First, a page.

Total studio time lost: ±6 hours

Along the same lines, I was asked for a demo by a random person in my life, whose son has taken on a new position at a production company. For something like this, I have materials ready-made, but they still have to be gone through to make sure they're current (it's not often I send out physical media anymore—!), printed, assembled, etc. My terrific assistant, DJ, takes care of most of this, but I still have to keep my eye on it. And in this case, I had to hand-deliver the finished demo, which led to a very enjoyable chat that lasted for about an hour.
Total studio time lost: ±3 hours

Here's the last one, and the toughest one to write about. During the final couple of weeks of work on the project, I ended up making several trips to the vet's office and various pet supply stores. One of my cats has been sick, and was eventually diagnosed with lymphoma. Of course, I'm devastated, and—just to keep this relevant to this post—I've spent lots of time trying to make my cat as comfortable as possible. Those are hours I would have been spending in the studio, keeping everything nicely on schedule.

Creating music is tough when all you can think about is the tight knot in your chest and your sick, lurching stomach. Choking back the inevitable ugly cry for one more minute… one more phrase… one more mix session is no fun. If I'd had to deal with any avoidable studio drama at the same time, it would have destroyed me. You may be made of sterner stuff—and good for you, I guess, if you are. Me, I needed time to process, time to be upset and stare out the window, and then I got on with it… because that's all ever is to do. You work slower, and you take more breaks. Because of course you do. But you keep at it, because you understand that, on Day One of the mix, there's either a result or an excuse. No one cares about the latter, no matter how legitimate it is.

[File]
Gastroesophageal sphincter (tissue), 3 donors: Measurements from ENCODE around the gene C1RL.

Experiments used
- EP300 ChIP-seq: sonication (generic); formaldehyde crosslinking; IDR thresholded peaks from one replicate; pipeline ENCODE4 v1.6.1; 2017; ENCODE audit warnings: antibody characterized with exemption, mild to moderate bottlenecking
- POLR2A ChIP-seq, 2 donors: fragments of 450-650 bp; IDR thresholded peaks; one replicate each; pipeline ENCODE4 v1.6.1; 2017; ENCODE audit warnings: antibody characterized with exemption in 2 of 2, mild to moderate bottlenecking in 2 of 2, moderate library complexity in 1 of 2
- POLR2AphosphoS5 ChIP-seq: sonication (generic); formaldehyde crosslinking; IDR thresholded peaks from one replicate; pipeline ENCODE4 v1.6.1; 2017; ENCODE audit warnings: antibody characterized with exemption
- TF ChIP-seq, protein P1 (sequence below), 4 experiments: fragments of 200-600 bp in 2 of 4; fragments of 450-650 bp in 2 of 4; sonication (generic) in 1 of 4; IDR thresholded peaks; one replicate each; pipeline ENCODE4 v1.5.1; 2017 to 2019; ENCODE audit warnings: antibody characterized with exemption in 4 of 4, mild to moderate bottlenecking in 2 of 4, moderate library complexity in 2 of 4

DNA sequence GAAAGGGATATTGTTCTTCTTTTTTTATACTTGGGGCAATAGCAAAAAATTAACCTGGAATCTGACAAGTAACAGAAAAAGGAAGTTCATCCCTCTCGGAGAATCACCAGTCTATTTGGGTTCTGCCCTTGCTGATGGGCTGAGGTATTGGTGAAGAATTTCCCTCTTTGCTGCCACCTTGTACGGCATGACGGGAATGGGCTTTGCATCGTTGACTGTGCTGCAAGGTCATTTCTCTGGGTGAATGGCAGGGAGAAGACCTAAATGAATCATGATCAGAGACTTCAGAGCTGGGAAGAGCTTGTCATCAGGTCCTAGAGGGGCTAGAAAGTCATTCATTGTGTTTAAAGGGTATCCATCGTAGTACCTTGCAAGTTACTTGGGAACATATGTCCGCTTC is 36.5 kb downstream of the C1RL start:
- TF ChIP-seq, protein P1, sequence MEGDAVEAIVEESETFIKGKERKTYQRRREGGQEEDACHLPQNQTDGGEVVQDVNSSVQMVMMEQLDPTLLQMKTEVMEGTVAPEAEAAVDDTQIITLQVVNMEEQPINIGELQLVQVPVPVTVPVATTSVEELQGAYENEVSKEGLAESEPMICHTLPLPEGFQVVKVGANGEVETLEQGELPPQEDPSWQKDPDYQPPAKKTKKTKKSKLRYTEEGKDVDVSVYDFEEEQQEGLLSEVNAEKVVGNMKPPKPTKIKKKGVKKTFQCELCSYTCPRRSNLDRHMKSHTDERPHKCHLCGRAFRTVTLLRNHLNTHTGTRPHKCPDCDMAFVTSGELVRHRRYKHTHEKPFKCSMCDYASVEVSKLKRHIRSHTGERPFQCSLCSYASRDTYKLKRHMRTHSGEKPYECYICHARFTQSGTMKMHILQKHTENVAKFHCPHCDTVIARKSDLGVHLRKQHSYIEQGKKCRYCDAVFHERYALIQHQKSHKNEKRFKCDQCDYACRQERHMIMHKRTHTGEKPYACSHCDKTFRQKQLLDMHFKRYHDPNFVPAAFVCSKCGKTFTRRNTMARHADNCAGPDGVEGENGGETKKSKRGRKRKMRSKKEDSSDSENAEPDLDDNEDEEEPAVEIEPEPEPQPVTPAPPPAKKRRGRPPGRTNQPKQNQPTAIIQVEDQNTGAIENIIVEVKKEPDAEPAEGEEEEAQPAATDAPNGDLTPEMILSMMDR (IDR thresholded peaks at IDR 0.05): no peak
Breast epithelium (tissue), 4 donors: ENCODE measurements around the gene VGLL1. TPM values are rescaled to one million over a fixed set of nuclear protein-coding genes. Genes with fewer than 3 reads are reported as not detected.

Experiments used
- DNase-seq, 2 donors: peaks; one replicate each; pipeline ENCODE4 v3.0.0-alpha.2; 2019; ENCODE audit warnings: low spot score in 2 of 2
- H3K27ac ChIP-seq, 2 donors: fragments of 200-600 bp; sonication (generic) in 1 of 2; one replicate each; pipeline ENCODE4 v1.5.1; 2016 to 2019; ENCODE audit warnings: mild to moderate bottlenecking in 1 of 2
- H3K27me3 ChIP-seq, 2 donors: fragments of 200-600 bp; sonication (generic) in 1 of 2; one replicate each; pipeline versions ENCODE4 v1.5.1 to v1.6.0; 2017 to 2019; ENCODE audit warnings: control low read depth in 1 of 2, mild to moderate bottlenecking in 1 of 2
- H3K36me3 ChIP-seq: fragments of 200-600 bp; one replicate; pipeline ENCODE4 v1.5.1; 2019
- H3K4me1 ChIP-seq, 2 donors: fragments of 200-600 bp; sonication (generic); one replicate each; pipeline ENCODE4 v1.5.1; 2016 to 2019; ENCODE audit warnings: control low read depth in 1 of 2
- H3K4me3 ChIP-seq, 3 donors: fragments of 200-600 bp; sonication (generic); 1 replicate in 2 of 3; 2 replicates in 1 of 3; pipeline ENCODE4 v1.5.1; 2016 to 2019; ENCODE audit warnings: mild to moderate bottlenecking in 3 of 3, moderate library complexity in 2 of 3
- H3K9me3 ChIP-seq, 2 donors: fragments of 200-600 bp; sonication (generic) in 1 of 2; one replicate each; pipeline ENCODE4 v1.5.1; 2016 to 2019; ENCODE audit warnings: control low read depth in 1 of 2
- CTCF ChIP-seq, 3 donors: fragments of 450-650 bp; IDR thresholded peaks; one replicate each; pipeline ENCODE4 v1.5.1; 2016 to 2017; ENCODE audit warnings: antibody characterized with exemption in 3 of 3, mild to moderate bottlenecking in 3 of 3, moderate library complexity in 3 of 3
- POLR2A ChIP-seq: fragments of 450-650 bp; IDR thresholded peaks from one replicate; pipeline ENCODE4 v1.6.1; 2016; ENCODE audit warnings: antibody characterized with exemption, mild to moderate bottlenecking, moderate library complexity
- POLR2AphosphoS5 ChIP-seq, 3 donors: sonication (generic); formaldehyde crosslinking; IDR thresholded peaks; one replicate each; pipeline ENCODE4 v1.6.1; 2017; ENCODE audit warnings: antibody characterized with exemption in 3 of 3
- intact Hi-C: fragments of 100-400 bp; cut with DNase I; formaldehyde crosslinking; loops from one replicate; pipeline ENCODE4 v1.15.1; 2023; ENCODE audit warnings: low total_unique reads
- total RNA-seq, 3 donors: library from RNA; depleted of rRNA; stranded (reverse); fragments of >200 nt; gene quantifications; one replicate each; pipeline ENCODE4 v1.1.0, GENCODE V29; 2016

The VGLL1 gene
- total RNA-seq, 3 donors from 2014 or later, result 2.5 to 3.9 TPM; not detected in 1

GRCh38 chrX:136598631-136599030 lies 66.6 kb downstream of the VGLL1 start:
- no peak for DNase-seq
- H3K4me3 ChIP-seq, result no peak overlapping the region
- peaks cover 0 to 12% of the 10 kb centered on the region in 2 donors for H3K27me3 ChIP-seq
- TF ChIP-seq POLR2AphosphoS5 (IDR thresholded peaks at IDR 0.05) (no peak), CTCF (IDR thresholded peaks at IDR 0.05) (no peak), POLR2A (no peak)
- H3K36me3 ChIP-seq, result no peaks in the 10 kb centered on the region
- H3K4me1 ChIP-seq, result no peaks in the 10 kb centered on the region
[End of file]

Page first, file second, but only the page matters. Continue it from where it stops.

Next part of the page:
Total studio time lost: ±12 hours
Total emotional cost: incalculable

Final thoughts: All things considered, and personal sadness aside, this was a very easy and enjoyable project. My interactions with the filmmakers were universally positive, enthusiastic, and encouraging; notes and revisions were minimal; and there were no major hardware meltdowns or software glitches. I didn't lose so much as a byte of data along the way. No coffee was spilled on a circuit board; no last-second mad dashes to the Apple Store were needed.

The things I shared with you in the above paragraphs were all, without exception, externalities that couldn't have been dealt with ahead of time. And that's the point: I took care of the stuff that I could think of, so that I'd have the bandwidth to take care of the stuff I couldn't. That's something I think about regularly between gigs… and notice I didn't say "between jobs"—because this whole process is an important part of the job.

Next blog post, I'll share a few things I do to "fireproof" things around here.